“While both the Mezuza and the Zecher LaChurban connect the Jewish home to the Jewish people and their history, other traditional texts can be interpreted as pointing to the home as a private sanctuary, a way to escape the social order.

“The concept of ​pharhessia, originally the Greek term for free speech, is used in Rabbinic literature to define an urban, public space. For the rabbis, a tr​ansgression enacted in ​pharhessia, and seen by witnesses, can be tried in a court of law and assigned a punishment. While the rabbis’ concept of p​ harhessia creates the legal mechanism for punishment, it also gave birth to its opposite -protected private space. At home, one’s actions are not subject to the scrutiny of the court, and, the rabbis implicitly stated, that the home affords the individual the freedom to diverge from common cultural practices.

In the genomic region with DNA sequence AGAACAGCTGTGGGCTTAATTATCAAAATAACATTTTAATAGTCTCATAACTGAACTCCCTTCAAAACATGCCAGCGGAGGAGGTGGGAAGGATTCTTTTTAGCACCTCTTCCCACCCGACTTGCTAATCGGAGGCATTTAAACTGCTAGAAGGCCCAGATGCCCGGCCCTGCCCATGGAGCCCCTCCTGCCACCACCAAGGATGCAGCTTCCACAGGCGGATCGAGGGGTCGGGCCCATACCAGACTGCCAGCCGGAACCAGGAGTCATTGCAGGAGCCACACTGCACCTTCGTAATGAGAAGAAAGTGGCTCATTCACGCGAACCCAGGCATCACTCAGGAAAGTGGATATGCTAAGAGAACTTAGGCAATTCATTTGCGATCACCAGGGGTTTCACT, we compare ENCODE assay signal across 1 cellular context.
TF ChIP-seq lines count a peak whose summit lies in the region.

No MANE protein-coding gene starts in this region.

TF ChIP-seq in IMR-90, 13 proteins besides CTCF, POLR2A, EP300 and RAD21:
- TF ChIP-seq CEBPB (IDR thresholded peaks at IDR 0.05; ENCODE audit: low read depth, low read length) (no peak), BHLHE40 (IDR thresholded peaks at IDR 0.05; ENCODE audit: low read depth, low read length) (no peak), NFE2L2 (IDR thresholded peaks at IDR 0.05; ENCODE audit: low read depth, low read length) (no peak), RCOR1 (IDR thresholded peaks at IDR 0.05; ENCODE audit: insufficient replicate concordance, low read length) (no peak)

Home – Between the Individual and the Cultural

“In fact, not only the Jewish home, but all homes, occupy a dialectical position between the individual and the collective. Homes are formed by conventions, styles and building codes, yet they embody the promise of private intimacy and personal freedom. The home is always both the foundation of order and society and a place to seek refuge from it.

“We build homes by constructing walls which separate inside from outside, sheltering us from the sun, the rain, and the noise of the metropolis. But homes also connect us to daylight through windows, municipal services through power and water supplies and to our friends who come to visit. As the great modernist architect Le Corbusier wrote, “The house is a machine for living.”